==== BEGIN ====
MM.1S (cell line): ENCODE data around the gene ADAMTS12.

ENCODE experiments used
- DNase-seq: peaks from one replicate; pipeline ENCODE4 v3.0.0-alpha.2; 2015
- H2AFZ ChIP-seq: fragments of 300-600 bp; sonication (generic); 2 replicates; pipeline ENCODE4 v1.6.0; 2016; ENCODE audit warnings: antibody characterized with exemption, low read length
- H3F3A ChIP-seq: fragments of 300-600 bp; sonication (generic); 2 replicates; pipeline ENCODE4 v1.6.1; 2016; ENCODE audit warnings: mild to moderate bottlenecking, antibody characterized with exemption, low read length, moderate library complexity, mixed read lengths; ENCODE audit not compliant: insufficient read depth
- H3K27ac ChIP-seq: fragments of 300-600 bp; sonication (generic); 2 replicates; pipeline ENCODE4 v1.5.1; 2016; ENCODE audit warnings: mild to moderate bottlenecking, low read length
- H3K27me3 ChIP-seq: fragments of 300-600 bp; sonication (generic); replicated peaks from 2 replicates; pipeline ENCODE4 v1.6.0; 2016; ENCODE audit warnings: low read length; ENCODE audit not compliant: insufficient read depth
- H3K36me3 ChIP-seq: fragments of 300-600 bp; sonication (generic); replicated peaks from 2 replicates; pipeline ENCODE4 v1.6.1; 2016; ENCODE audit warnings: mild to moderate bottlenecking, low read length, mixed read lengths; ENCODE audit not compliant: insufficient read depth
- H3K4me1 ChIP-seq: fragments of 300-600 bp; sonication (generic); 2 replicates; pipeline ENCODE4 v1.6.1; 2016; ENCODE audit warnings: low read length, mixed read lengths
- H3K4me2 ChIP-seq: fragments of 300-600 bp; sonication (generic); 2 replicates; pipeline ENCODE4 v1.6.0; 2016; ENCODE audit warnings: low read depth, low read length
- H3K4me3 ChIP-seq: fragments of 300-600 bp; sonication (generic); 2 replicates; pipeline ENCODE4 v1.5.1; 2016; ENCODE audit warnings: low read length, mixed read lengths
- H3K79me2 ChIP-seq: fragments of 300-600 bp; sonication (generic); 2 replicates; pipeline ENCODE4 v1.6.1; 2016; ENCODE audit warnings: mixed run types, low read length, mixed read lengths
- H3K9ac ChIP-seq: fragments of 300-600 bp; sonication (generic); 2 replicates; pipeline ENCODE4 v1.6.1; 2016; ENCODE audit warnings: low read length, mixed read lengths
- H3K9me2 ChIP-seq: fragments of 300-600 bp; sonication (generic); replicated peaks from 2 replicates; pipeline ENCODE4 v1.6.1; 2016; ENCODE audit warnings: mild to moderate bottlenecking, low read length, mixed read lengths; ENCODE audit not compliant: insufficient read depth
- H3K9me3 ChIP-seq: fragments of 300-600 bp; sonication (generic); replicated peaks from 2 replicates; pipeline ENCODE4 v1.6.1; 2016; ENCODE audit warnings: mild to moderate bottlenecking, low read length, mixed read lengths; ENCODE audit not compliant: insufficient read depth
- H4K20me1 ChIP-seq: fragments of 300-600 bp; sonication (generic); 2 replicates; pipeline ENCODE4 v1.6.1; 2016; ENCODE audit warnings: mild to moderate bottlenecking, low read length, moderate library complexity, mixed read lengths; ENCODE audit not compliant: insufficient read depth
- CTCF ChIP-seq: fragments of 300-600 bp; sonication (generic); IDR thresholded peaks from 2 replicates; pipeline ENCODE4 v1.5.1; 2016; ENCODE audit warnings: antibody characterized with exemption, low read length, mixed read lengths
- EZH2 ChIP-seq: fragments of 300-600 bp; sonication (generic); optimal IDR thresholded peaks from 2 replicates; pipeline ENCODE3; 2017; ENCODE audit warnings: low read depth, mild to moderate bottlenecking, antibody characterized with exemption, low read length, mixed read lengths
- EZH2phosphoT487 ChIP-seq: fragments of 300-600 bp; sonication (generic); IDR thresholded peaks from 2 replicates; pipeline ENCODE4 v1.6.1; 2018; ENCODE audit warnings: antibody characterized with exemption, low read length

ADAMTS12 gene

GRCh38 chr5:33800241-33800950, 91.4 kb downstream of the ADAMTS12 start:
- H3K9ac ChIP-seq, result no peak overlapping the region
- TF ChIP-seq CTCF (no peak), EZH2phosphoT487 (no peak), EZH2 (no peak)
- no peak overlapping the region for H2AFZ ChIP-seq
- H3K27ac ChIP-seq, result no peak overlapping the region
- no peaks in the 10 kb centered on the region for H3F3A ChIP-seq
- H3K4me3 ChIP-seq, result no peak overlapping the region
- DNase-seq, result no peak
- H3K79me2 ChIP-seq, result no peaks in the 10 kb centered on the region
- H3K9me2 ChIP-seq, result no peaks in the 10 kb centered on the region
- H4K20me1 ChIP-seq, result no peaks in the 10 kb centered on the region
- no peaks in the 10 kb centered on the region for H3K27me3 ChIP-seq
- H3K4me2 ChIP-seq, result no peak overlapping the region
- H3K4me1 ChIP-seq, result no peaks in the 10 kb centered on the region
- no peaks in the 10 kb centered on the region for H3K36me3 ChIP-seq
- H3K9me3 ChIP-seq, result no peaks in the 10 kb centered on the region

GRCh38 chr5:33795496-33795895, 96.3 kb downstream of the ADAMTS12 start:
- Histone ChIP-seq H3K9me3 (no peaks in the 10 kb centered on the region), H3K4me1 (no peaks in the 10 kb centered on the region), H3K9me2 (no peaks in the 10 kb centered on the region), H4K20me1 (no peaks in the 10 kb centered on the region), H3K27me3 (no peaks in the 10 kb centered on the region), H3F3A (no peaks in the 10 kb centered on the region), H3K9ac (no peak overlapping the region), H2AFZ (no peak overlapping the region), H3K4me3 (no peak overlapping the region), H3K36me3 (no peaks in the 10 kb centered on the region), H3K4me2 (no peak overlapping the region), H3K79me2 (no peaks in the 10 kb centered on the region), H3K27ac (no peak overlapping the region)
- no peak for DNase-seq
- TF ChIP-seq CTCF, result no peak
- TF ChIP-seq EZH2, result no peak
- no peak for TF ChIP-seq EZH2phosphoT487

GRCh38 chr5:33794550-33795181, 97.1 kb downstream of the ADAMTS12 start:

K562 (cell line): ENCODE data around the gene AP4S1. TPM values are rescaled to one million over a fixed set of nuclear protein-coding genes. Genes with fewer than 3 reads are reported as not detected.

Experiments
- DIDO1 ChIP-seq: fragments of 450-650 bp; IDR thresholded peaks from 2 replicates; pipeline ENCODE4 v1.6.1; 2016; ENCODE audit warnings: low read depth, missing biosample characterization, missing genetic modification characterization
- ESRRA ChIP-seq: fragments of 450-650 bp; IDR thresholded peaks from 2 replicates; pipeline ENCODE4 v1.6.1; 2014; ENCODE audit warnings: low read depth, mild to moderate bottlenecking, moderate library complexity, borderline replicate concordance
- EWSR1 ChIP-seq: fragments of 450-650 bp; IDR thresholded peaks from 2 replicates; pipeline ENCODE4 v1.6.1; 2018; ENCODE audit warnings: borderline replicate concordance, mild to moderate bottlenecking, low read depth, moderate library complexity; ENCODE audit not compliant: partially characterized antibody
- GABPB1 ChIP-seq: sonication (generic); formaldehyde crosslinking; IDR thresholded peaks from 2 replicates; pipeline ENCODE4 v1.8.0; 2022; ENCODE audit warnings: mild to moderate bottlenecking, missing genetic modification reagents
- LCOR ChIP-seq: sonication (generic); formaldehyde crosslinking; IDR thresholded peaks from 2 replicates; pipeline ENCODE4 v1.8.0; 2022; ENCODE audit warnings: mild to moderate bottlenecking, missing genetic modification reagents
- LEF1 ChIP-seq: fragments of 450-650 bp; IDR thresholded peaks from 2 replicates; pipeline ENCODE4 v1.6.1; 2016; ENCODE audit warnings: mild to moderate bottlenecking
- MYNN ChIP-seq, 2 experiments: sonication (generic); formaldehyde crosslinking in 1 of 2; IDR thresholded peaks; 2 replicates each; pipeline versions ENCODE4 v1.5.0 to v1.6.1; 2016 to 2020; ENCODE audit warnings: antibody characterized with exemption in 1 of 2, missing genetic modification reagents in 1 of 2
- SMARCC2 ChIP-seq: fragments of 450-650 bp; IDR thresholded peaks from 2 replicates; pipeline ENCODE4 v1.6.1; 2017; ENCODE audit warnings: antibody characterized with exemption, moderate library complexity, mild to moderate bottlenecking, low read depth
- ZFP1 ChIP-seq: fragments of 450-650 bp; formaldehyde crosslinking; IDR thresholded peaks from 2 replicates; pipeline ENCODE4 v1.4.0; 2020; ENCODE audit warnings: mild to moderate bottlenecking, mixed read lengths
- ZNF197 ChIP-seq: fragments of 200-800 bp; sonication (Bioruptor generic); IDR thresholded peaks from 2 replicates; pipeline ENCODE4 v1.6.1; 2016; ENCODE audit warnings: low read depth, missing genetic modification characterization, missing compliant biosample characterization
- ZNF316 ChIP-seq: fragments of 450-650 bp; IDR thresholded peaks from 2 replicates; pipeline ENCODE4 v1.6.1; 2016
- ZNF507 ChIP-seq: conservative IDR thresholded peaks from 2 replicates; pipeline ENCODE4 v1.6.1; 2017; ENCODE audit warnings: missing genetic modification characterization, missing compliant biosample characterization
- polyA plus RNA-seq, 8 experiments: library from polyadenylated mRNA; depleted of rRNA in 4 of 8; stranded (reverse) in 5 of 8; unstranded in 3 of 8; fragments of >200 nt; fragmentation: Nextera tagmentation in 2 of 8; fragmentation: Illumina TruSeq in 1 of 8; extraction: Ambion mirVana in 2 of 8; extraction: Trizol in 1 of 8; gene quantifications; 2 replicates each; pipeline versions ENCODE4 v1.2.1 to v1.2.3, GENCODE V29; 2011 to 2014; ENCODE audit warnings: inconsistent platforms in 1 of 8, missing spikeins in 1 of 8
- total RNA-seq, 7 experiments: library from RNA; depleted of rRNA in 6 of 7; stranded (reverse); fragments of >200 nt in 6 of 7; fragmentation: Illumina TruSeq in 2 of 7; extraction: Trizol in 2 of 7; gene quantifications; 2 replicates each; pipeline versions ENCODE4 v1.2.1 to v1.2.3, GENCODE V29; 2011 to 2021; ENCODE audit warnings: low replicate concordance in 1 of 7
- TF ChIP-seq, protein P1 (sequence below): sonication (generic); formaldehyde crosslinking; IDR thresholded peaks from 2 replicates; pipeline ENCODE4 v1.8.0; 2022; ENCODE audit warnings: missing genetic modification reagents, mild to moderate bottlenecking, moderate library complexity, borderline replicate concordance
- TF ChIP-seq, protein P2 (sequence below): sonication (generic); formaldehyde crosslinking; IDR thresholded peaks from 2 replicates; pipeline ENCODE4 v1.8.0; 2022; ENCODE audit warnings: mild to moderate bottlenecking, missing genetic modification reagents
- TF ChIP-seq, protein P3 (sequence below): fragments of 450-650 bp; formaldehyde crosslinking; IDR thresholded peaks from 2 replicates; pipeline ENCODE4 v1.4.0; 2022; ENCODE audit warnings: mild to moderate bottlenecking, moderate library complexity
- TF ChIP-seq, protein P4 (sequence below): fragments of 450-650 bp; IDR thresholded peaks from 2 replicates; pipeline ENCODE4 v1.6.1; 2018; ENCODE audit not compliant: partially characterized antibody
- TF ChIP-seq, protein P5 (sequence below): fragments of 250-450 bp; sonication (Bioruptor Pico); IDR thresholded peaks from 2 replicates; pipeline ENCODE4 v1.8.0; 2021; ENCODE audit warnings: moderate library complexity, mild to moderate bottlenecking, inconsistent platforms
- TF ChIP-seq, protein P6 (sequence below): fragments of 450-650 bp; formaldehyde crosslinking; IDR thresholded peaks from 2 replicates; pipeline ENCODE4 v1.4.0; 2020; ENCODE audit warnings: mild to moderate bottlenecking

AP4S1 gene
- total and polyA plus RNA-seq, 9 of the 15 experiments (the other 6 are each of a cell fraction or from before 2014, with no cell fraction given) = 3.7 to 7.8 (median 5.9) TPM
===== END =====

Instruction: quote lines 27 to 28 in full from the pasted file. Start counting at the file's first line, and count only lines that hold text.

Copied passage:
- H3K4me3 ChIP-seq, result no peak overlapping the region
- DNase-seq, result no peak